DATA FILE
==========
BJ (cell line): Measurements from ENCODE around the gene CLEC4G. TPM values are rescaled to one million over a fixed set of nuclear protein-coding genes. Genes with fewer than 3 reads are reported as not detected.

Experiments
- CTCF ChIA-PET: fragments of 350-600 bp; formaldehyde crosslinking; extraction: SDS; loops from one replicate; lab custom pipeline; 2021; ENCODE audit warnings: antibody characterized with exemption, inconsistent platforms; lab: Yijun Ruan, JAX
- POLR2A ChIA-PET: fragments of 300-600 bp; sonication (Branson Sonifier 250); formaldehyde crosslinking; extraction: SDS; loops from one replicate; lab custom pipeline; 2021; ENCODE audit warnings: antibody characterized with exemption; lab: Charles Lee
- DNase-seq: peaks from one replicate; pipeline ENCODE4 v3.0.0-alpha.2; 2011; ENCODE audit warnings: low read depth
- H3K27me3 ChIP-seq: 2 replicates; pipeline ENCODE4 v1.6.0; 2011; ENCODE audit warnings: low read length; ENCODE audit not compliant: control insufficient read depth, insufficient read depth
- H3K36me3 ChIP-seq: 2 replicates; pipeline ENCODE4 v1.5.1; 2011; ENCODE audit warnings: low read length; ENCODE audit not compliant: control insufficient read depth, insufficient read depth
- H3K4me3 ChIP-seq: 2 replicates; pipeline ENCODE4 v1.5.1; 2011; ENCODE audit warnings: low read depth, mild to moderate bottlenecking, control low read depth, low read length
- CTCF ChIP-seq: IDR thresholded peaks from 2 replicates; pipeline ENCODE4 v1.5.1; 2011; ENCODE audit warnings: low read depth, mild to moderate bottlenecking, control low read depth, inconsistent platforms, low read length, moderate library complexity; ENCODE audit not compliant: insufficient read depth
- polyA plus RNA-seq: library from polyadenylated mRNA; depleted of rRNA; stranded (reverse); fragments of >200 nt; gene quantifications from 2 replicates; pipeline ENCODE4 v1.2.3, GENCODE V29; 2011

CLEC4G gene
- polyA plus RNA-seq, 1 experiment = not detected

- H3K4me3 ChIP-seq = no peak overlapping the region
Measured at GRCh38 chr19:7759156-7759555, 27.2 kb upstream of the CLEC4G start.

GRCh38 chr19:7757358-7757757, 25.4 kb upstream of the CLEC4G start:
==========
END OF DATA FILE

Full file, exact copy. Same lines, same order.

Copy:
BJ (cell line): Measurements from ENCODE around the gene CLEC4G. TPM values are rescaled to one million over a fixed set of nuclear protein-coding genes. Genes with fewer than 3 reads are reported as not detected.

Experiments
- CTCF ChIA-PET: fragments of 350-600 bp; formaldehyde crosslinking; extraction: SDS; loops from one replicate; lab custom pipeline; 2021; ENCODE audit warnings: antibody characterized with exemption, inconsistent platforms; lab: Yijun Ruan, JAX
- POLR2A ChIA-PET: fragments of 300-600 bp; sonication (Branson Sonifier 250); formaldehyde crosslinking; extraction: SDS; loops from one replicate; lab custom pipeline; 2021; ENCODE audit warnings: antibody characterized with exemption; lab: Charles Lee
- DNase-seq: peaks from one replicate; pipeline ENCODE4 v3.0.0-alpha.2; 2011; ENCODE audit warnings: low read depth
- H3K27me3 ChIP-seq: 2 replicates; pipeline ENCODE4 v1.6.0; 2011; ENCODE audit warnings: low read length; ENCODE audit not compliant: control insufficient read depth, insufficient read depth
- H3K36me3 ChIP-seq: 2 replicates; pipeline ENCODE4 v1.5.1; 2011; ENCODE audit warnings: low read length; ENCODE audit not compliant: control insufficient read depth, insufficient read depth
- H3K4me3 ChIP-seq: 2 replicates; pipeline ENCODE4 v1.5.1; 2011; ENCODE audit warnings: low read depth, mild to moderate bottlenecking, control low read depth, low read length
- CTCF ChIP-seq: IDR thresholded peaks from 2 replicates; pipeline ENCODE4 v1.5.1; 2011; ENCODE audit warnings: low read depth, mild to moderate bottlenecking, control low read depth, inconsistent platforms, low read length, moderate library complexity; ENCODE audit not compliant: insufficient read depth
- polyA plus RNA-seq: library from polyadenylated mRNA; depleted of rRNA; stranded (reverse); fragments of >200 nt; gene quantifications from 2 replicates; pipeline ENCODE4 v1.2.3, GENCODE V29; 2011

CLEC4G gene
- polyA plus RNA-seq, 1 experiment = not detected

- H3K4me3 ChIP-seq = no peak overlapping the region
Measured at GRCh38 chr19:7759156-7759555, 27.2 kb upstream of the CLEC4G start.

GRCh38 chr19:7757358-7757757, 25.4 kb upstream of the CLEC4G start: